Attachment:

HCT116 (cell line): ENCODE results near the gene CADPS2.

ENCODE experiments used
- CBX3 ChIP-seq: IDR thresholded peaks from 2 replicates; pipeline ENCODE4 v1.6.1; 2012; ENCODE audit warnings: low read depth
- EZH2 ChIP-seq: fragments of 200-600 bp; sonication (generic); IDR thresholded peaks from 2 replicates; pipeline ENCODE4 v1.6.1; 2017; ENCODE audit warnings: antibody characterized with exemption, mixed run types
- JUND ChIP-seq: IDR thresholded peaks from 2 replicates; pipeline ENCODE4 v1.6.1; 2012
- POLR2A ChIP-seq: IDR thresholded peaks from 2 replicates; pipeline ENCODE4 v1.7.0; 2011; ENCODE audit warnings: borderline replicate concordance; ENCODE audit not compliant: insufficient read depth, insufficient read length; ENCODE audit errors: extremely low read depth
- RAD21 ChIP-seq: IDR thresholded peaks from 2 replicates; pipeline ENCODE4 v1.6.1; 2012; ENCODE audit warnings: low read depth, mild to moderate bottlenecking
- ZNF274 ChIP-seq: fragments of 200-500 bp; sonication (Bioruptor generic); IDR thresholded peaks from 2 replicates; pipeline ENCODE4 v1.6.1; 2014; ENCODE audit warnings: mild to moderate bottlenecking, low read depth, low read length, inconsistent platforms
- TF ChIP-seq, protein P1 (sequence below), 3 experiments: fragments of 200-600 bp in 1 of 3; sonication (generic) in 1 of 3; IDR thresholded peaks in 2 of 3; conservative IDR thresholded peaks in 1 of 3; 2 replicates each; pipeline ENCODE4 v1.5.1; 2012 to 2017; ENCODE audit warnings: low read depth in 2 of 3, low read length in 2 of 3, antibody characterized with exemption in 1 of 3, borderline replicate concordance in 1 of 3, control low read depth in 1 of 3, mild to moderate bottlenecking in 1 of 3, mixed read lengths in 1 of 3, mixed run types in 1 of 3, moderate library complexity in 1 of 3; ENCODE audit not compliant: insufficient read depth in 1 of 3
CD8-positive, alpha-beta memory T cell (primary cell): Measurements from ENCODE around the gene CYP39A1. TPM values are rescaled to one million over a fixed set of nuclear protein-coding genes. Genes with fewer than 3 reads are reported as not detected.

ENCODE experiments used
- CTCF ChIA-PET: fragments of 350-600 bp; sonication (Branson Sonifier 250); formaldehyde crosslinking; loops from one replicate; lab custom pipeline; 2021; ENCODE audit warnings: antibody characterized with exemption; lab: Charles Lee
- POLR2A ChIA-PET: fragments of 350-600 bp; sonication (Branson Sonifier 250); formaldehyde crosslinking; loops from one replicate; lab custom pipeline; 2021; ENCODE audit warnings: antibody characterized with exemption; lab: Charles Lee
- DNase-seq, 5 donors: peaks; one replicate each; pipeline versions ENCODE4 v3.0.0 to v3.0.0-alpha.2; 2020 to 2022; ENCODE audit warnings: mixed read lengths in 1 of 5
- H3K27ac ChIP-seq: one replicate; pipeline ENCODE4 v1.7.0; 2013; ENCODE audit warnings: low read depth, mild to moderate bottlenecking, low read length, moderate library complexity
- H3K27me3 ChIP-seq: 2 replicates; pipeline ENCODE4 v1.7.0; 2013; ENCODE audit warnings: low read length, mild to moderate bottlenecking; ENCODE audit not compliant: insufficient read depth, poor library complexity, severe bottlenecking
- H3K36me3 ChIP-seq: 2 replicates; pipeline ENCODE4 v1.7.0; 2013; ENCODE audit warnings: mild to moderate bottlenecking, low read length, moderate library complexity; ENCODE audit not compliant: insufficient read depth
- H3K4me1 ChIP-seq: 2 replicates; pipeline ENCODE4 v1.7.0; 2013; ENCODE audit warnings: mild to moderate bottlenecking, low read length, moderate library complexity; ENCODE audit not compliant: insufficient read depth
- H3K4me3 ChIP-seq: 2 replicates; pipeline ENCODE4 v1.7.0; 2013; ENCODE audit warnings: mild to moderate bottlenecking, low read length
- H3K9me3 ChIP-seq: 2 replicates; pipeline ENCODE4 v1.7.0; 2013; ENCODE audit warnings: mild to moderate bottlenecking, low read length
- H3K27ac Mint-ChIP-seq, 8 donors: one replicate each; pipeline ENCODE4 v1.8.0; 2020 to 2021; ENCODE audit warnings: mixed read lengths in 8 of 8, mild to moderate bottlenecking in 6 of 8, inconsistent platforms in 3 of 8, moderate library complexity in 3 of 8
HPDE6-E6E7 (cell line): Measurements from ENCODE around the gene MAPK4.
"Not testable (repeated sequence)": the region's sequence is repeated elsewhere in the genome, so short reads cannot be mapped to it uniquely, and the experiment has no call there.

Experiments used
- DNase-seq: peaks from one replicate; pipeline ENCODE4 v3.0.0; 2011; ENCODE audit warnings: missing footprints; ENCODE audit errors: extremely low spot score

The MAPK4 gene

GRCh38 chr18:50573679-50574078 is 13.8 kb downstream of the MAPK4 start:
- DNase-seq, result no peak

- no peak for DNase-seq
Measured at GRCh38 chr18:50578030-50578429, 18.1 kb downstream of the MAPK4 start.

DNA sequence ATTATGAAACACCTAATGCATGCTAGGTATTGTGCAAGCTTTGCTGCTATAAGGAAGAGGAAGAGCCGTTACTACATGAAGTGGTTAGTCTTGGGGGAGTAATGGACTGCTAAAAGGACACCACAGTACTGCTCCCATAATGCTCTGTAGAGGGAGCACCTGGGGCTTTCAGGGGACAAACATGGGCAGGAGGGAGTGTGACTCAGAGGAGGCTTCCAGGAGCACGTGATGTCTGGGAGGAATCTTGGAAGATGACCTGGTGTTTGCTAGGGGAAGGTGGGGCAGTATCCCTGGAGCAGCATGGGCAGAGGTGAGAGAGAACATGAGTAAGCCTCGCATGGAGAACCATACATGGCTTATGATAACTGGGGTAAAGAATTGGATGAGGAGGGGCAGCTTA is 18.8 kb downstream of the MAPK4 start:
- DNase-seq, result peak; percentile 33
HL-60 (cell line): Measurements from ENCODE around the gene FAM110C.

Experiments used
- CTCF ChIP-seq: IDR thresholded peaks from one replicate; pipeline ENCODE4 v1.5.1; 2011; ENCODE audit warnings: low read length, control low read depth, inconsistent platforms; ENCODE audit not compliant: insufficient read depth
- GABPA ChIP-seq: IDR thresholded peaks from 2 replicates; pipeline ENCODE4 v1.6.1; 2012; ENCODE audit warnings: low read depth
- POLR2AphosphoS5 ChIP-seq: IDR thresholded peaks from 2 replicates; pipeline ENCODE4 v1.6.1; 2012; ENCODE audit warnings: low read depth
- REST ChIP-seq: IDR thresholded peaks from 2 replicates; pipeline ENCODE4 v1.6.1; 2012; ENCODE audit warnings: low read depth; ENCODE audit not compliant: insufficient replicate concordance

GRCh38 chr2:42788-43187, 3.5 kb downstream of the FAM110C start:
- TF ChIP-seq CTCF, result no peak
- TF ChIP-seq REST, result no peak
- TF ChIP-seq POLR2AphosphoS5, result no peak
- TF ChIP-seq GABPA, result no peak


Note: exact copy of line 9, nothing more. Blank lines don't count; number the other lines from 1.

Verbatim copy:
- TF ChIP-seq, protein P1 (sequence below), 3 experiments: fragments of 200-600 bp in 1 of 3; sonication (generic) in 1 of 3; IDR thresholded peaks in 2 of 3; conservative IDR thresholded peaks in 1 of 3; 2 replicates each; pipeline ENCODE4 v1.5.1; 2012 to 2017; ENCODE audit warnings: low read depth in 2 of 3, low read length in 2 of 3, antibody characterized with exemption in 1 of 3, borderline replicate concordance in 1 of 3, control low read depth in 1 of 3, mild to moderate bottlenecking in 1 of 3, mixed read lengths in 1 of 3, mixed run types in 1 of 3, moderate library complexity in 1 of 3; ENCODE audit not compliant: insufficient read depth in 1 of 3